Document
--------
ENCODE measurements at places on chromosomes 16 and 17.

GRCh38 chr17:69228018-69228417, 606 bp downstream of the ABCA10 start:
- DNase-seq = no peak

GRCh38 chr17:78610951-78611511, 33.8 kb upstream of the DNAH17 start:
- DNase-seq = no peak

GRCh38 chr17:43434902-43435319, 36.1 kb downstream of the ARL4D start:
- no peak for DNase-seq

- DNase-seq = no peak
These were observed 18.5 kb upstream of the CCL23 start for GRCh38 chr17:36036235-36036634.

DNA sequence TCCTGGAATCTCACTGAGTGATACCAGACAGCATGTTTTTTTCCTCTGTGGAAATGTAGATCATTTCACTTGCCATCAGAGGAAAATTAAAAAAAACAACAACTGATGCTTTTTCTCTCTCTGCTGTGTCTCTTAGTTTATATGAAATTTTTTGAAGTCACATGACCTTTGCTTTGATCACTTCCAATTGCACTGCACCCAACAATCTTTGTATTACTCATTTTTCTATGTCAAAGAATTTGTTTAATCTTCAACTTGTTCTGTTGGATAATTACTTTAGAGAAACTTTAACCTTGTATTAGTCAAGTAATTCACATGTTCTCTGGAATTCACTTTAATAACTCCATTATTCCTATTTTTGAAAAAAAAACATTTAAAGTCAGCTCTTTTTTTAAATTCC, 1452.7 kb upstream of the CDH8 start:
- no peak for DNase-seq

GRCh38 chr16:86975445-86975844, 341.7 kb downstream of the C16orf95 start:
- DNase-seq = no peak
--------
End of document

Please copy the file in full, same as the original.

ENCODE measurements at places on chromosomes 16 and 17.

GRCh38 chr17:69228018-69228417, 606 bp downstream of the ABCA10 start:
- DNase-seq = no peak

GRCh38 chr17:78610951-78611511, 33.8 kb upstream of the DNAH17 start:
- DNase-seq = no peak

GRCh38 chr17:43434902-43435319, 36.1 kb downstream of the ARL4D start:
- no peak for DNase-seq

- DNase-seq = no peak
These were observed 18.5 kb upstream of the CCL23 start for GRCh38 chr17:36036235-36036634.

DNA sequence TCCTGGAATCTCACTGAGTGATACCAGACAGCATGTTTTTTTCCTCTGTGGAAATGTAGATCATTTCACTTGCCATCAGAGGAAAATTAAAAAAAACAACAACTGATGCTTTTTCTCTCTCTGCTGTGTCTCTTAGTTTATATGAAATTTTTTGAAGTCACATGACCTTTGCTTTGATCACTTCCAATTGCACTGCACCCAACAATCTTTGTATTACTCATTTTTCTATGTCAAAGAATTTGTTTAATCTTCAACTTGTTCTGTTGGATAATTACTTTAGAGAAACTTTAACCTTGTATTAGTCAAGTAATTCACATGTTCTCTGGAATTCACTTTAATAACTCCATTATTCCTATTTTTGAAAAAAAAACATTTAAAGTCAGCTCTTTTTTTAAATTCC, 1452.7 kb upstream of the CDH8 start:
- no peak for DNase-seq

GRCh38 chr16:86975445-86975844, 341.7 kb downstream of the C16orf95 start:
- DNase-seq = no peak